Historically, the city of Palmdale and vicinity have relied on groundwater as the primary source of water, owing, in large part, to the scarcity of surface water in the region. Despite recent importing of surface water, groundwater withdrawal for municipal, industrial, and agricultural use has resulted in groundwater-level declines near the city of Palmdale in excess of 200 feet since the early 1900s. To meet the growing water demand in the area, the city of Palmdale has proposed the Amargosa Creek Recharge Project (ACRP), which has a footprint of about 150 acres along the Amargosa Creek 2 miles west of Palmdale, California. The objective of this study was to evaluate the long-term feasibility of recharging the Antelope Valley aquifer system by using infiltration of imported surface water from the California State Water Project in percolation basins at the ACRP.
Three monitoring sites were constructed, and geophysical surveys (gravity, seismic, and resistivity) were completed to define the thickness of valley-fill deposits, depth to water, and location of faults that could influence groundwater flow. Data collected at the monitoring sites, and results from the geophysical surveys, were used to identify three northwest-southeast trending faults in the vicinity of the proposed recharge facility; these faults are probably related to the nearby San Andreas fault zone. Water levels collected from wells at the monitoring sites showed water-level altitude differences as much as 230 feet between the upgradient and downgradient sides of the faults, indicating that these faults are barriers to groundwater flow. Lithologic and geophysical logs indicated the presence of a coarse gravel and sand unit extending from land surface to about 150 feet below land surface that did not appear to be disrupted by faulting.
Water samples collected from the monitoring wells were analyzed for major ions, nutrients, trace elements, dissolved organic carbon, volatile organic compounds, stable isotopes of oxygen (oxygen-18) and hydrogen (hydrogen-2, or deuterium), and the radioactive isotopes of hydrogen (hydrogen-3, or tritium) and carbon (carbon-14, or 14C) to determine the water quality of the aquifer system and to help determine the source and age of the groundwater. Results of the water-quality analysis indicated that the source of natural recharge is Amargosa Creek near the ACRP, but that the creek does not provide modern-day recharge downstream of the ACRP.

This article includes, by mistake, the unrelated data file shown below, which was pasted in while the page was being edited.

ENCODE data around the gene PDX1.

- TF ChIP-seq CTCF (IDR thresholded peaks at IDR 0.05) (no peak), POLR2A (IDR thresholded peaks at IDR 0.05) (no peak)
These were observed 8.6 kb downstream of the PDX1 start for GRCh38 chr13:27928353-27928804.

Potential effects of artificial recharge at the ACRP were evaluated by using a local-scale model of groundwater flow. On the basis of geologic samples collected during drilling, the hydraulic conductivity of the sand and gravel unit in the upper 150 feet was assumed to range from 10 to 100 feet per day. To address the goal of minimizing the potential for liquefaction during an earthquake from water-table rise associated with groundwater recharge at the ACRP, simulated water levels were constrained to remain at least 50 feet below land surface, except beneath the proposed artificial-recharge facility.
The hydraulic conductivities of faults were estimated on the basis of water-level data and an estimate of natural recharge along Amargosa Creek. With assumed horizontal hydraulic conductivities of 10 and 100 feet per day in the upper 150 feet, the simulated maximum artificial recharge rates to the regional flow system at the ACRP were 3,400 and 9,400 acre-feet per year, respectively. These maximum recharge rates were limited primarily by the horizontal hydraulic conductivity in the upper 150 feet and by the liquefaction constraint. Future monitoring of water-level and soil-water content changes during the proposed project would allow improved estimation of aquifer hydraulic properties, the effect of the faults on groundwater movement, and the overall recharge capacity of the ACRP.
- Digital Object Identifier: 10.3133/sir20155054
- Source: USGS Publications Warehouse (indexId: sir20155054)